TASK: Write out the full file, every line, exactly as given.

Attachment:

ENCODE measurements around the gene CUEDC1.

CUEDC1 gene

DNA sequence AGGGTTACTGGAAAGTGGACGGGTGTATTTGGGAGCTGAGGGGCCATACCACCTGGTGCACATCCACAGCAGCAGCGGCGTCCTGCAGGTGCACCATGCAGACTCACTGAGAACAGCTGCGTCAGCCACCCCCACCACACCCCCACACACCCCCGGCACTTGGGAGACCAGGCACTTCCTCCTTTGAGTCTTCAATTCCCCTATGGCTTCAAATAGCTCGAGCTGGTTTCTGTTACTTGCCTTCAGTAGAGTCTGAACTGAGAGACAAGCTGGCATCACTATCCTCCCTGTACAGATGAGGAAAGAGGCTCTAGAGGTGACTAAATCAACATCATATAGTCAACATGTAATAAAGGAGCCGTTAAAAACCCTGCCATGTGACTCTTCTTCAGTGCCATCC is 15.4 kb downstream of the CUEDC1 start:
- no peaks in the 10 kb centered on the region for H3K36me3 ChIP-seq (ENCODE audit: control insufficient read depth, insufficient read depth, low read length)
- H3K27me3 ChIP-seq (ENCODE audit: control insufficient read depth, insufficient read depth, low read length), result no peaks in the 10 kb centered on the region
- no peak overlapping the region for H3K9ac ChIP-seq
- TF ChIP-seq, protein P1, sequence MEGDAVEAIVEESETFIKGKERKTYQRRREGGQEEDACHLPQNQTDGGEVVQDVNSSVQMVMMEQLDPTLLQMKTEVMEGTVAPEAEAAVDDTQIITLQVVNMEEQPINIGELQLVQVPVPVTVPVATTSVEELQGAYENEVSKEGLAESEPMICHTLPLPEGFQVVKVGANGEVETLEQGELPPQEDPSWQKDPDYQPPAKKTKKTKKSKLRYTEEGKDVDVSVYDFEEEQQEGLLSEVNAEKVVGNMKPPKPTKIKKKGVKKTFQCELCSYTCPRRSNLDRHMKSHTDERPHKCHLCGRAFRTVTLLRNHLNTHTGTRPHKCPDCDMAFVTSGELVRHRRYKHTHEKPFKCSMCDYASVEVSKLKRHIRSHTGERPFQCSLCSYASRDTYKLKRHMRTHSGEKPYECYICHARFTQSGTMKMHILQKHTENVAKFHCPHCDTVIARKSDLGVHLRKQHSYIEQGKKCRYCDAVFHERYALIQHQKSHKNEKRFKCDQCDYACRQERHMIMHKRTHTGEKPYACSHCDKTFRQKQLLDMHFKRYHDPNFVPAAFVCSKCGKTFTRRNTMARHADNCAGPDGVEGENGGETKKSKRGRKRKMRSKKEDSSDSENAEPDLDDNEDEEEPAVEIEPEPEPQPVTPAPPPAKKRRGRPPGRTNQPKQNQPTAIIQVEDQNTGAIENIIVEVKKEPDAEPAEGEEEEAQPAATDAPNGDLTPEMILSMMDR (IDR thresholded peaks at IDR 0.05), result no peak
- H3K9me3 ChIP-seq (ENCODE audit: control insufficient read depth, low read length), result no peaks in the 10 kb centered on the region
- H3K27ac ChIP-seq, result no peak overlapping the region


ENCODE measurements around the gene CUEDC1.

CUEDC1 gene

DNA sequence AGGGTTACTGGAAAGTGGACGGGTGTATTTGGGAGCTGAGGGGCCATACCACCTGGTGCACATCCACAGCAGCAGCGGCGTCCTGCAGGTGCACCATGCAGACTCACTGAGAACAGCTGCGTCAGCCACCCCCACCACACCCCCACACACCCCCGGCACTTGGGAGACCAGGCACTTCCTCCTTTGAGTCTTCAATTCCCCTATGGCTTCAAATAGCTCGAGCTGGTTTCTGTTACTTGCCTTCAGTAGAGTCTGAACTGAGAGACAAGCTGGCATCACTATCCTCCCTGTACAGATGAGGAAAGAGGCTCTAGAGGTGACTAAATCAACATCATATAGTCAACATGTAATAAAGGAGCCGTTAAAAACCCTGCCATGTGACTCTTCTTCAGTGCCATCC is 15.4 kb downstream of the CUEDC1 start:
- no peaks in the 10 kb centered on the region for H3K36me3 ChIP-seq (ENCODE audit: control insufficient read depth, insufficient read depth, low read length)
- H3K27me3 ChIP-seq (ENCODE audit: control insufficient read depth, insufficient read depth, low read length), result no peaks in the 10 kb centered on the region
- no peak overlapping the region for H3K9ac ChIP-seq
- TF ChIP-seq, protein P1, sequence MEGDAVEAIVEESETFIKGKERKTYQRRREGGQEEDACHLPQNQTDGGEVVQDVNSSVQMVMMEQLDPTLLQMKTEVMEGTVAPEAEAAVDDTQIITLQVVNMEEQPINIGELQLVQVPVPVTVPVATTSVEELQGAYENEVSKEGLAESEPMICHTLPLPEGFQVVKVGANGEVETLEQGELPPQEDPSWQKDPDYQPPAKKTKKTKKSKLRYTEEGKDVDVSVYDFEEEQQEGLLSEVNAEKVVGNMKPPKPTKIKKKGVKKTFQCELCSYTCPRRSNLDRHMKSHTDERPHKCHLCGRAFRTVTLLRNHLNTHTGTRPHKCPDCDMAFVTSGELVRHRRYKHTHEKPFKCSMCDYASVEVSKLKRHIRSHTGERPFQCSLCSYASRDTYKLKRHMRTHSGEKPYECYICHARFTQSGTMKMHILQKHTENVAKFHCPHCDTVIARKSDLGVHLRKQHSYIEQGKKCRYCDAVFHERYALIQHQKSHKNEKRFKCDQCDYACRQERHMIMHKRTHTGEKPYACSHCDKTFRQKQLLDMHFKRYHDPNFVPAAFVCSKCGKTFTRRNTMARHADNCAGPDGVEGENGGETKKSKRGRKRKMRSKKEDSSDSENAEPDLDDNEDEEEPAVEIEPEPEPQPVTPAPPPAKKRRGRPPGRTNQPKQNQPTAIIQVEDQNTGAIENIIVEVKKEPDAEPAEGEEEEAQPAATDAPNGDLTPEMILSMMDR (IDR thresholded peaks at IDR 0.05), result no peak
- H3K9me3 ChIP-seq (ENCODE audit: control insufficient read depth, low read length), result no peaks in the 10 kb centered on the region
- H3K27ac ChIP-seq, result no peak overlapping the region